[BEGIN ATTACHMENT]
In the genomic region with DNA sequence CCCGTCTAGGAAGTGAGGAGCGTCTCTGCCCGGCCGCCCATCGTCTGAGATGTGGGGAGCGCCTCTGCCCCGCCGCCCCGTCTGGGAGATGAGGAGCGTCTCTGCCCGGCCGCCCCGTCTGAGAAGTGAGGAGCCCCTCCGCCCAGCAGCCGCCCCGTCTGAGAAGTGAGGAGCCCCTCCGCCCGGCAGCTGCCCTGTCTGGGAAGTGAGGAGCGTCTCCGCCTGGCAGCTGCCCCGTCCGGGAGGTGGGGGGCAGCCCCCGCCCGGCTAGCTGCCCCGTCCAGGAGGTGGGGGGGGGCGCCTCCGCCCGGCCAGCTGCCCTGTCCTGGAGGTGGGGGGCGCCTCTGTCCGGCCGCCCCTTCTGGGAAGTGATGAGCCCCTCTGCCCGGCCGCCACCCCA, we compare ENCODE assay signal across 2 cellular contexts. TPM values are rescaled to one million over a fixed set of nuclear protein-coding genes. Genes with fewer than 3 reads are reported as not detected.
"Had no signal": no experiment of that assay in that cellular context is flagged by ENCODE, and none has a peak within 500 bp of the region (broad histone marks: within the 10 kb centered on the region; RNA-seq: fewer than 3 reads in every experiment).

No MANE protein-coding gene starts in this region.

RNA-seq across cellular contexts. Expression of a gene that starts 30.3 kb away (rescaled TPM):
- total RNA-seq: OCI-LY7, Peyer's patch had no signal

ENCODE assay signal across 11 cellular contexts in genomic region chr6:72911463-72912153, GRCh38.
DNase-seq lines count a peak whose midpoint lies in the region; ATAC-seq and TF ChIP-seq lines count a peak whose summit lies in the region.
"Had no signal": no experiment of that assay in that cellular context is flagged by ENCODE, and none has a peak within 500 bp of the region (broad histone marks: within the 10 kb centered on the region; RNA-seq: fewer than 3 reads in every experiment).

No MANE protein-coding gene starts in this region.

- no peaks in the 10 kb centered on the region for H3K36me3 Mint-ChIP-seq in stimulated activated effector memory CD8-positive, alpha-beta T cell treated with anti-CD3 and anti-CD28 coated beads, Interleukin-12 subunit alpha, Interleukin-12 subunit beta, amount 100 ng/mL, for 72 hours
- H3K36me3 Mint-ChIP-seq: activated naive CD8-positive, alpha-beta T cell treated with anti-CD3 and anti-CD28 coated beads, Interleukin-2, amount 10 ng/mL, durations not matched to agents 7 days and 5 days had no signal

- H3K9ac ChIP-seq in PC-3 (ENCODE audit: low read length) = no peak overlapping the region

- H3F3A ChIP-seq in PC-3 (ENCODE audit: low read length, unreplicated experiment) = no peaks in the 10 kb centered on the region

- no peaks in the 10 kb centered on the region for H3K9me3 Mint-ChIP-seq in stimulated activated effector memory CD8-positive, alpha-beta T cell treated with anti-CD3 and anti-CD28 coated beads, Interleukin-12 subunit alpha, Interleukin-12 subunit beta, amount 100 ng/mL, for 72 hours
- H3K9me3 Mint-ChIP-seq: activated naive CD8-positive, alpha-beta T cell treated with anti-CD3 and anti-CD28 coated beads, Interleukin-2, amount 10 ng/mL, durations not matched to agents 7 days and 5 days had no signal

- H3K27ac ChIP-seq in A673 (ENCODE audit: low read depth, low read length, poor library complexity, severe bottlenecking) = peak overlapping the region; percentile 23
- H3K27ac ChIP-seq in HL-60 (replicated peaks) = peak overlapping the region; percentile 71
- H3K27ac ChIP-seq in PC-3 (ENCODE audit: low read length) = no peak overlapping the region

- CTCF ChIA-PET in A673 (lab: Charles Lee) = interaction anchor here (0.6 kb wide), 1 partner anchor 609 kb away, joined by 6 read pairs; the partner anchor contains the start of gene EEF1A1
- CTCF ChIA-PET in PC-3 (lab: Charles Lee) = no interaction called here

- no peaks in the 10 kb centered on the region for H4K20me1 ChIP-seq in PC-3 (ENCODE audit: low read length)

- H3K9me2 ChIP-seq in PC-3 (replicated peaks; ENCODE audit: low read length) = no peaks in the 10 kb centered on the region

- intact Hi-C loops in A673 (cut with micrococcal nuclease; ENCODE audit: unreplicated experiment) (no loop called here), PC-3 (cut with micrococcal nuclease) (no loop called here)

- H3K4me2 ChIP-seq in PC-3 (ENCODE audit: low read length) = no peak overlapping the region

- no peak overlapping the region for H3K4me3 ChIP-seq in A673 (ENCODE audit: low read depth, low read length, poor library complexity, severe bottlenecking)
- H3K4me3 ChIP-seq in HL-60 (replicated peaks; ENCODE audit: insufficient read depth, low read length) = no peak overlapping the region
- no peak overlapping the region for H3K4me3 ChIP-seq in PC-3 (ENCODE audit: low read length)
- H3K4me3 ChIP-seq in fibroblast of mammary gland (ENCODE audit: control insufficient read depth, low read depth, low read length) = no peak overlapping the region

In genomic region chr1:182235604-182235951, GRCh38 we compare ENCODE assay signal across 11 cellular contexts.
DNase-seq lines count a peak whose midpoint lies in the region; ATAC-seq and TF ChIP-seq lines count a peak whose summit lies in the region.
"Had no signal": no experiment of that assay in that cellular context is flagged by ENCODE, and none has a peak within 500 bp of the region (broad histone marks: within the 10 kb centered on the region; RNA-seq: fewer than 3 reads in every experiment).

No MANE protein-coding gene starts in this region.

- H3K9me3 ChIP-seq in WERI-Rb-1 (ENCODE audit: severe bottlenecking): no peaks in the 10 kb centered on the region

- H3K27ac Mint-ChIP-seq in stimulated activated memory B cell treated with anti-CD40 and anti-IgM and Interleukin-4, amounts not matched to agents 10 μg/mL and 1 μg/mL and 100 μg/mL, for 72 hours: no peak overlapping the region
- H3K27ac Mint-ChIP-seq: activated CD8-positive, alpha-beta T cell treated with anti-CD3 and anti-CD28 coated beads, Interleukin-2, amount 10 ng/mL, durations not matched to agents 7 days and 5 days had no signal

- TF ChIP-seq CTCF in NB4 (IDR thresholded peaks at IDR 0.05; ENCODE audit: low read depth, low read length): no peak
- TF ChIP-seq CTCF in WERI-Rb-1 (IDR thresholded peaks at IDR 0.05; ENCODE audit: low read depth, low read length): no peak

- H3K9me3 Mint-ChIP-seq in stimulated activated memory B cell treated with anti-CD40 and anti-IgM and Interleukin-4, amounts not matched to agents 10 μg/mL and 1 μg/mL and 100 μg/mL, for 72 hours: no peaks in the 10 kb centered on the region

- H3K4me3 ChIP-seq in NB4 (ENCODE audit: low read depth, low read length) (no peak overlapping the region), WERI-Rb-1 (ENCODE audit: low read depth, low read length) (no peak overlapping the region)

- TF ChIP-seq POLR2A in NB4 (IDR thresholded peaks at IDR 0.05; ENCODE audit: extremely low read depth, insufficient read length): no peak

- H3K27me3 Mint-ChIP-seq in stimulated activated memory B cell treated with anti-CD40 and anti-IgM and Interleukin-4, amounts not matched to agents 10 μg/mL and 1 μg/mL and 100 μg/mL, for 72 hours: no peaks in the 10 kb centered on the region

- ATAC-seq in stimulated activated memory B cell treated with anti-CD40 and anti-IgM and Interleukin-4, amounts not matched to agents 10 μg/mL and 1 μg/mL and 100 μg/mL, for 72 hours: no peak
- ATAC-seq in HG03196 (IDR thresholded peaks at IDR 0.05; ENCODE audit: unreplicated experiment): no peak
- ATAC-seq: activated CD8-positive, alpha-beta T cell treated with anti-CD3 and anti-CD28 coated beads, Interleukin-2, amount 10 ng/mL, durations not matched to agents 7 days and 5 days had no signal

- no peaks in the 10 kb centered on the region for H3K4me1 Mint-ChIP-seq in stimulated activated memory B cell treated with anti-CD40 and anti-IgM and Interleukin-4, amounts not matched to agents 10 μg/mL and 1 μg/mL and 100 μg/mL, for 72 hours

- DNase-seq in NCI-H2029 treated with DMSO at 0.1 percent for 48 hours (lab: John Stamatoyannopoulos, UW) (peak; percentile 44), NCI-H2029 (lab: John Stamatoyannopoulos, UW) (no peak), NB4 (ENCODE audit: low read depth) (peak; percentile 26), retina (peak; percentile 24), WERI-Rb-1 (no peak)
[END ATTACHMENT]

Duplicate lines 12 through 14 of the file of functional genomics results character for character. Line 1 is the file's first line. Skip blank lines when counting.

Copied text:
- H3K9ac ChIP-seq in PC-3 (ENCODE audit: low read length) = no peak overlapping the region

- H3F3A ChIP-seq in PC-3 (ENCODE audit: low read length, unreplicated experiment) = no peaks in the 10 kb centered on the region

- no peaks in the 10 kb centered on the region for H3K9me3 Mint-ChIP-seq in stimulated activated effector memory CD8-positive, alpha-beta T cell treated with anti-CD3 and anti-CD28 coated beads, Interleukin-12 subunit alpha, Interleukin-12 subunit beta, amount 100 ng/mL, for 72 hours